Some makers have a dozen of series of smartphones, a handful of models in each - the new Nokia has just three models, with a 4th one allegedly on the way. But even with these three currently in existence, the reborn Finnish brand covers the low-to-mid tier quite efficiently.
We sort of established a couple of weeks ago, that you probably don't want the Nokia 3, but the 5? The 5 you can't really go wrong with, though it does inevitably come at a premium over the rock-bottom 3.
For the extra cash you'd be shelling for the Nokia 5 you'd get a chipset that can actually do some number crunching, a brighter and larger display, and a pair of cameras that are each better than the Nokia 3's. And all of that will be packed in a nice aluminum unibody. Sounds like a reasonable deal.
Of course, the Nokia 6 still has something to offer on top of the 5 - that's why there are three models in the lineup. For a nominal bump in price, the 6 delivers a larger and higher-res 5.5-inch 1080p display - the choice is clear if that's top on your list of priorities. It won't last as long on a single charge though, and in our experience the Nokia 5 tends to capture better images with both cameras - go figure.
A Samsung Galaxy J5 (2017), which unfortunately we haven't had the chance to test yet, might be a worthy alternative, albeit a slightly more expensive one. Its 14nm Exynos 7870 chip should be more frugal and with a 3,000mAh battery and 5.2-inch 720p SuperAMOLED display, battery life could be in its favor - though that's just speculation at this point. The Galaxy does offer higher-resolution selfies, but looking at the specs alone, those are the only key differences.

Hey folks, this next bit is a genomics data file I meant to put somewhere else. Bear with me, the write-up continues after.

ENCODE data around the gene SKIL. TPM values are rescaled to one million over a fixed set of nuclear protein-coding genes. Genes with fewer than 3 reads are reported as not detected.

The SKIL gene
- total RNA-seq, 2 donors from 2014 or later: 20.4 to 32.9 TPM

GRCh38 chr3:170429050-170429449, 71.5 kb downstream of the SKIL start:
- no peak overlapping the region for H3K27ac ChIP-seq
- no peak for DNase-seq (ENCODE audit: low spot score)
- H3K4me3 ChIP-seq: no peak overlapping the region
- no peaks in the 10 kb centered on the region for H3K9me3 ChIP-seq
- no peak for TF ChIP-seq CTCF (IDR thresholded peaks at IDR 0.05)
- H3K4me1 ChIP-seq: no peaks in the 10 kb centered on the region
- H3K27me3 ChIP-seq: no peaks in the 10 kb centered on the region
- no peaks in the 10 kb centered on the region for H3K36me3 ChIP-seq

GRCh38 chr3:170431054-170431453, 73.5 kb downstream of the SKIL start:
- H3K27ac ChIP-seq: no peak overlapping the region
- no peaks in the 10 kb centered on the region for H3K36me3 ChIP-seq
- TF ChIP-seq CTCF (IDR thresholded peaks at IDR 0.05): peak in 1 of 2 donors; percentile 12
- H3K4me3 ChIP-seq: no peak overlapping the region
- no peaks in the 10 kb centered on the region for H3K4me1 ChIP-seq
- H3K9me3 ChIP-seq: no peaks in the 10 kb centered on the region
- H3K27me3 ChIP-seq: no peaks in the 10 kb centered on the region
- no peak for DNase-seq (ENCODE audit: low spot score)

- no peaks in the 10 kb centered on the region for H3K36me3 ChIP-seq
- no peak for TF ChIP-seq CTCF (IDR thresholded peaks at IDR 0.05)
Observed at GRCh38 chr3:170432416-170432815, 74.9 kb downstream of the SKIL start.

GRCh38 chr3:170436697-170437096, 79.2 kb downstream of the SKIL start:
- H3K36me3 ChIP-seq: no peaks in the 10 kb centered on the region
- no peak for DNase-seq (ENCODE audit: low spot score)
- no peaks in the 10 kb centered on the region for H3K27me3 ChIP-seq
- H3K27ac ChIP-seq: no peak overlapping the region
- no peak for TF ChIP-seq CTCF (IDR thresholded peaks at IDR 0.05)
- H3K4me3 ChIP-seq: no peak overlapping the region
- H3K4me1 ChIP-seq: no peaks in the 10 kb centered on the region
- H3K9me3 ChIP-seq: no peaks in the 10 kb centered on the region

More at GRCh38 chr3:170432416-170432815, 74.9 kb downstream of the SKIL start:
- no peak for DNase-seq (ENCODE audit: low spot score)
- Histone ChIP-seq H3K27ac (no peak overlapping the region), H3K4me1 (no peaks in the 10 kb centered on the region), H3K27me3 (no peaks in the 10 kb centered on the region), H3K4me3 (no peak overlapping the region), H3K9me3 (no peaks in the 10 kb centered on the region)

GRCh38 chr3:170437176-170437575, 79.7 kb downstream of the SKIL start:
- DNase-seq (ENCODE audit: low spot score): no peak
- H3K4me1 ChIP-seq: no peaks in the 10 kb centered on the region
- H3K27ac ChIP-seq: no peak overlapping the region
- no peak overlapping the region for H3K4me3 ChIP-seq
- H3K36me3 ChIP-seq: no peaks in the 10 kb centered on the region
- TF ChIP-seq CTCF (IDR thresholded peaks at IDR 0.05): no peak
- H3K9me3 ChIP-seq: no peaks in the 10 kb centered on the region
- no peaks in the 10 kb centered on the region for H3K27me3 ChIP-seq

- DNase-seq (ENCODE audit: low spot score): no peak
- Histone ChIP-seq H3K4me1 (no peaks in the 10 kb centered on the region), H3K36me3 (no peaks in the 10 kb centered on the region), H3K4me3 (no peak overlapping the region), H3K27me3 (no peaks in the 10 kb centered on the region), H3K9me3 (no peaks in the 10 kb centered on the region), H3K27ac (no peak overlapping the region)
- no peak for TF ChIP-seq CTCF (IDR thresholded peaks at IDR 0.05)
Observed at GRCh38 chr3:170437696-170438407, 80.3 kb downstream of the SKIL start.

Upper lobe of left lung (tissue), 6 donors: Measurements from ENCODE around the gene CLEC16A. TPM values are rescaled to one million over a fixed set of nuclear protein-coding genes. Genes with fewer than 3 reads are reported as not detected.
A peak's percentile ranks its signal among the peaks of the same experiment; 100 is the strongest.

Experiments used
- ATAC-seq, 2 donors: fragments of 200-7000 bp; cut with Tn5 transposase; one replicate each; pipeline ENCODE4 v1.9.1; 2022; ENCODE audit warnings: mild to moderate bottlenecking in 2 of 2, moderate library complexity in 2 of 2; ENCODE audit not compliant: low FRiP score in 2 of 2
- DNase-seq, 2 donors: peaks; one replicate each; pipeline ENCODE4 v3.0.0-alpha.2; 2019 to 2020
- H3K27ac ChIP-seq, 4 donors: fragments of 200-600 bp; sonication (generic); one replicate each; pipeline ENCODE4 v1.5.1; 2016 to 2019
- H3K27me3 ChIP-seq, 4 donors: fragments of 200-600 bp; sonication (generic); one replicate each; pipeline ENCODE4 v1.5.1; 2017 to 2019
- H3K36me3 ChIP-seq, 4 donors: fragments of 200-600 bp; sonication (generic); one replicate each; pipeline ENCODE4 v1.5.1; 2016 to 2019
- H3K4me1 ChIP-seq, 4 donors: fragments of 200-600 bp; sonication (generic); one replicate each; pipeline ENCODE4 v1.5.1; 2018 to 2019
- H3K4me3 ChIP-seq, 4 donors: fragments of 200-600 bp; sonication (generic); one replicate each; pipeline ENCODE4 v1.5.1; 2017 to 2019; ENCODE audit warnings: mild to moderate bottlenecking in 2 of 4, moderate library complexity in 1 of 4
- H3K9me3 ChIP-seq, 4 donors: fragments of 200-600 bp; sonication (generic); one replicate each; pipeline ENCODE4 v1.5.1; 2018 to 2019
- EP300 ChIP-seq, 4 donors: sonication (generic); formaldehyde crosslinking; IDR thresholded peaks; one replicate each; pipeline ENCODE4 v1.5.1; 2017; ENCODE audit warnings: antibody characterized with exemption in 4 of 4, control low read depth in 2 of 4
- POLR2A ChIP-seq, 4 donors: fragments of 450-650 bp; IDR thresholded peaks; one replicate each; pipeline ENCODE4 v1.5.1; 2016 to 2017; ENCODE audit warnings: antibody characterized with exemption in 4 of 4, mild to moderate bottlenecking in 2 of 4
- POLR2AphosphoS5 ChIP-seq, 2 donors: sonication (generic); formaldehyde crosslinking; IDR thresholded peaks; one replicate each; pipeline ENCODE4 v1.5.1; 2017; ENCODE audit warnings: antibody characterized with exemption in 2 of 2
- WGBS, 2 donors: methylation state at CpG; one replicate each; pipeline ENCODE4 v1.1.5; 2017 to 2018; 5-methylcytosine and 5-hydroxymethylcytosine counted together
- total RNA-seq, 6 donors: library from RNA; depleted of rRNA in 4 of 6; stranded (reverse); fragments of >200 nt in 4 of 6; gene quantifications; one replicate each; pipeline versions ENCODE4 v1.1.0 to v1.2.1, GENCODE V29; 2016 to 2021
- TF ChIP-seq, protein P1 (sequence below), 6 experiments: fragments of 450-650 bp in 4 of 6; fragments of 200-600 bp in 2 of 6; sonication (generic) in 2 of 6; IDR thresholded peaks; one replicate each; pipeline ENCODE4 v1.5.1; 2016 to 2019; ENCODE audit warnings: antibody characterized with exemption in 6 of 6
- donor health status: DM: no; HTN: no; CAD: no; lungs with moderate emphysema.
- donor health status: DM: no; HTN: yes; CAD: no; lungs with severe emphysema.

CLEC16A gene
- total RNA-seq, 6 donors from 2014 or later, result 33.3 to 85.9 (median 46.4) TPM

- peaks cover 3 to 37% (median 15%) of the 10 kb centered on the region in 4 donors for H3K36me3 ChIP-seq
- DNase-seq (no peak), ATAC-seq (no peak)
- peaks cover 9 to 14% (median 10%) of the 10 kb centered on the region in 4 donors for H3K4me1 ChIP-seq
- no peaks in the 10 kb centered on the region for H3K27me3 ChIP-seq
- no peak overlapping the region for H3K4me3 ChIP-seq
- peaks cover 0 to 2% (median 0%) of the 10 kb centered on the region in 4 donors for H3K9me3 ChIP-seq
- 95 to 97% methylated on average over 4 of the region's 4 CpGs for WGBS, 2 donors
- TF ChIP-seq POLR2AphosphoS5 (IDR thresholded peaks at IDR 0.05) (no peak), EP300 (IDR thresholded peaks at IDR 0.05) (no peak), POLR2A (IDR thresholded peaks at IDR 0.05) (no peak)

You can pick up a Moto G5 for about as much as the Nokia 5 costs. That'll get you a FullHD display over the Nokia's 720p, though the diagonal of the G5 is smaller at 5 inches. The G5's primary camera is perhaps the superior one, but not the selfie shooter - the Nokia wins there. As for battery - the Nokia 5 will likely outlast the Moto G5 on a charge, but the G5's power pack is user replaceable. Having in mind how rare that is these days, it could settle things in the G5's favor for some users.
You could also look at the Sony Xperia XA1 for an alternative to the Nokia 5. The slightly more expensive Xperia has a more powerful chipset, more RAM, and twice the storage of the Nokia, plus a 23MP camera to the Nokia's 13MP. The Finnish smartphone wins in battery life, by a rather wide margin, and is, after all, more affordable.
If you want to be more adventurous, the Xiaomi Redmi 4 might be the way to go. After-sales support may not be stellar in all regions, but the Redmi is cheaper, and can be had with more RAM and storage than the Nokia. Regardless of which side you take in the stock Android/MIUI argument, there's no escaping the fact that the Redmi is running Marshmallow, while the Nokia is on the latest Nougat.
An affordable vanilla droid with solid build, great battery life, bright display, and camera output that won't leave you embarrassed - that would have been enough to seal the deal for any smartphone. This one? This one can claim all of the above, but adds something even sweeter - a Nokia badge. Yes, we kinda fancy the Nokia 5.